This melodrama’s superior first half has the aching texture of observed life, with mother and son locked in a complex battle of wills. Holly believes she can tough-love him through the day — that addiction can be conquered by extreme parenting. She searches his pockets, demands he take a drug test and bangs furiously on the door when, on a shopping trip, he locks himself in a mall fitting room. Ben plays noisily with his half-siblings but too noisily — an edge of anxious performance whets his attempts at everyday living. He is stung by his mother’s distrust, but he understands it; like Roberts, Hedges excels at a weaponized annoyance, at barking out a caustic truth and then making it clear that he’s swallowing back more where that came from. Writer-director Hedges, the actor’s father, has scraped away the mawkishness of his Dan in Real Life and The Odd Life of Timothy Green. He shows us glimpses of Ben’s secrets, the lies he’s telling his mother, but teases a potential relapse as a matter of suspense: Will he or won’t he? Does Ben urge his mother to take him to a Narcotics Anonymous meeting because he’s truly scared he’s going to use again or because he hopes to cop a fix?
That might sound cheap, but the filmmakers and the cast capture the pained uncertainty of loving an addict. Soon, Holly’s hardass routine softens up as Ben reveals to her — with that same performative edge — just how much of a struggle it is to keep clean. But Ben seems to us to be emphasizing how hard he’s trying so that he can eventually steal a moment away from her, possibly to get high.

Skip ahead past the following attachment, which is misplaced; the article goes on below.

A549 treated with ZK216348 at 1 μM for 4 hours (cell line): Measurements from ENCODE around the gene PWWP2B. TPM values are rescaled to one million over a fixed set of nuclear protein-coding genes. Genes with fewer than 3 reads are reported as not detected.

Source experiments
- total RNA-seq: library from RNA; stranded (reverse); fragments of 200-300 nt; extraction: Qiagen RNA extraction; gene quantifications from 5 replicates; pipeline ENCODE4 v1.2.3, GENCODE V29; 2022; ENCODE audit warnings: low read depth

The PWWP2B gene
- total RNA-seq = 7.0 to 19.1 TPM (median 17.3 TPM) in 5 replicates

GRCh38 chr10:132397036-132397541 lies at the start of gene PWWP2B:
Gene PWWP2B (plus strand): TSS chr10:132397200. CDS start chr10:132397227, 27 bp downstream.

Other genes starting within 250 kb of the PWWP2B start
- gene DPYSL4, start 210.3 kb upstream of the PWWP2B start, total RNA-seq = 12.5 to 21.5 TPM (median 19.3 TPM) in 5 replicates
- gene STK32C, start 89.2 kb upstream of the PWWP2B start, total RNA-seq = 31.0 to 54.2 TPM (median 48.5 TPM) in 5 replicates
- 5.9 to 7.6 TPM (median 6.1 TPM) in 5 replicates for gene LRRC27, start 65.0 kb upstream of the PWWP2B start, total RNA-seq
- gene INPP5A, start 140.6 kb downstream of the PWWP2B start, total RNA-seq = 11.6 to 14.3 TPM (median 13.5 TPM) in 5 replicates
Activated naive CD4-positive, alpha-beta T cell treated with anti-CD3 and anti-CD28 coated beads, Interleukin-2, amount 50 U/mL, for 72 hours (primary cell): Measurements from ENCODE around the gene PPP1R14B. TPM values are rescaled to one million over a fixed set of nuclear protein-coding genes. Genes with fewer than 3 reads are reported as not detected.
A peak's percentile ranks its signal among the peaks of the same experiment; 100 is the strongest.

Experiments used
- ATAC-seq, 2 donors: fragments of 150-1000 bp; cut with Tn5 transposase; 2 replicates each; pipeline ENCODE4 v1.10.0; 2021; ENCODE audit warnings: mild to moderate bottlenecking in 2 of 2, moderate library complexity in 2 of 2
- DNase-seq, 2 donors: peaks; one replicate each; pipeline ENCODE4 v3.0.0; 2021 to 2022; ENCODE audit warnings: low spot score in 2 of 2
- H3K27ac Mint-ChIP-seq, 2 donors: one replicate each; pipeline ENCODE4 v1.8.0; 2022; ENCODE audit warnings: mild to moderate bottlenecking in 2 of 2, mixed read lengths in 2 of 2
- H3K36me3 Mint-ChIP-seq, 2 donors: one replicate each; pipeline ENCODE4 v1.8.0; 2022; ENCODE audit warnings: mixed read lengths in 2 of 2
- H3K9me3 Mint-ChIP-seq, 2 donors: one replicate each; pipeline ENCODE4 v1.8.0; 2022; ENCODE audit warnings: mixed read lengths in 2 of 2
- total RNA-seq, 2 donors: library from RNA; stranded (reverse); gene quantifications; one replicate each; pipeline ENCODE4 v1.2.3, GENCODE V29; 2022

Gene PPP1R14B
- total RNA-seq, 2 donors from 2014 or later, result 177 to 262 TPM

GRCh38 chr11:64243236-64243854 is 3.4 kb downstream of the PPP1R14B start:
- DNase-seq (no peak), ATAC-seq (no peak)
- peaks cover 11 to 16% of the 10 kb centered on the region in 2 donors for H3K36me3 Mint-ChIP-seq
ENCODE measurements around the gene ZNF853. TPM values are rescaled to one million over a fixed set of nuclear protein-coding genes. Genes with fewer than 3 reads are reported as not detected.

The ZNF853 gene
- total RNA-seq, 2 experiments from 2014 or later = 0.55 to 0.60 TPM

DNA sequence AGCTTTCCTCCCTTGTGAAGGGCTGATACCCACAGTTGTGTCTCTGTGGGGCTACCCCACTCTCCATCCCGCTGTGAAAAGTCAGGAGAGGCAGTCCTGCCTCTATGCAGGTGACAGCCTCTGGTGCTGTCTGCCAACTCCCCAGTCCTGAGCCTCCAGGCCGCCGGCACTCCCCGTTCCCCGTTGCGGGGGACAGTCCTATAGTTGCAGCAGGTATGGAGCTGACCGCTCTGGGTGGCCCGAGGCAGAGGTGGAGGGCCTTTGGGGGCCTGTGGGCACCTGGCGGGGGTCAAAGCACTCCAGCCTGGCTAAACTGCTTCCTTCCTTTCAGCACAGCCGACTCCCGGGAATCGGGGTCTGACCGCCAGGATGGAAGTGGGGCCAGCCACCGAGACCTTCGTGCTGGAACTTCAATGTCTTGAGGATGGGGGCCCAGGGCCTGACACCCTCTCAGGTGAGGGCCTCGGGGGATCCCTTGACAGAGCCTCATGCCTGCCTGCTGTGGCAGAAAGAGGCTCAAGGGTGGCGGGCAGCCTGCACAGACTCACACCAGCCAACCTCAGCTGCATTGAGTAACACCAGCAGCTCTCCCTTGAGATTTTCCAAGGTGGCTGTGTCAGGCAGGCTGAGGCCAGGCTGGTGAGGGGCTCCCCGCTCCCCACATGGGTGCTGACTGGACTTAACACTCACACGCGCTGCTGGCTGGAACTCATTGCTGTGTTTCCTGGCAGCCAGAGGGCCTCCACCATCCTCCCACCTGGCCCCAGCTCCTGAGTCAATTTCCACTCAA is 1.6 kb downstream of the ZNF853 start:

The leads dance between doubt and trust, love and guilt, honesty and a self-serving simulation of the same. One of their finest scenes comes late, after the plot kicks in and a crisis compels mom and son out into the night and the underworld of small-town opiate addiction. Ben attempts to chase her away, either to spare her from danger or to score a fix, or both. To do so, he goes all in on a technique that will be familiar to many who have loved or cared for addicts in real life. He insists he’s not worth her time, that he’s a terrible person, that she would let go of him if she really knew him.
Roberts deftly underplays Holly’s refusal, going quiet, almost catatonic, where other actors might chomp scenery. Her Holly doesn’t have an Oscar-night speech to offer, just her core of stubborn love. “It’s not working,” she says, more to herself than him. It’s as if he’s working some mesmeric trick that at long last has lost its power, but she could also be talking about her own efforts at steering him right. Ben Is Back’s pained heart is a flinty, confident Julia Roberts character realizing at last that there are some problems she can’t conquer.
The film loses some of its intensity in the repetitive back half, as mom and son spend a lot of time driving around and approaching creepy houses and businesses. The characters they meet increasingly resemble people in movies rather than in the world, a fault that starts early. Everyone seems crafted to make points about things, to expose Holly’s naivete or to give her the opportunity to go off on doctors’ over-prescribing of opiates. And the climax seems inevitable not because it’s where these characters are necessarily headed but because it’s a knockout showcase scene for one of Hollywood’s most popular actresses. She aces it, and I certainly got misty, but I found Ben Is Back more moving an hour before, when it was less ostentatiously a movie.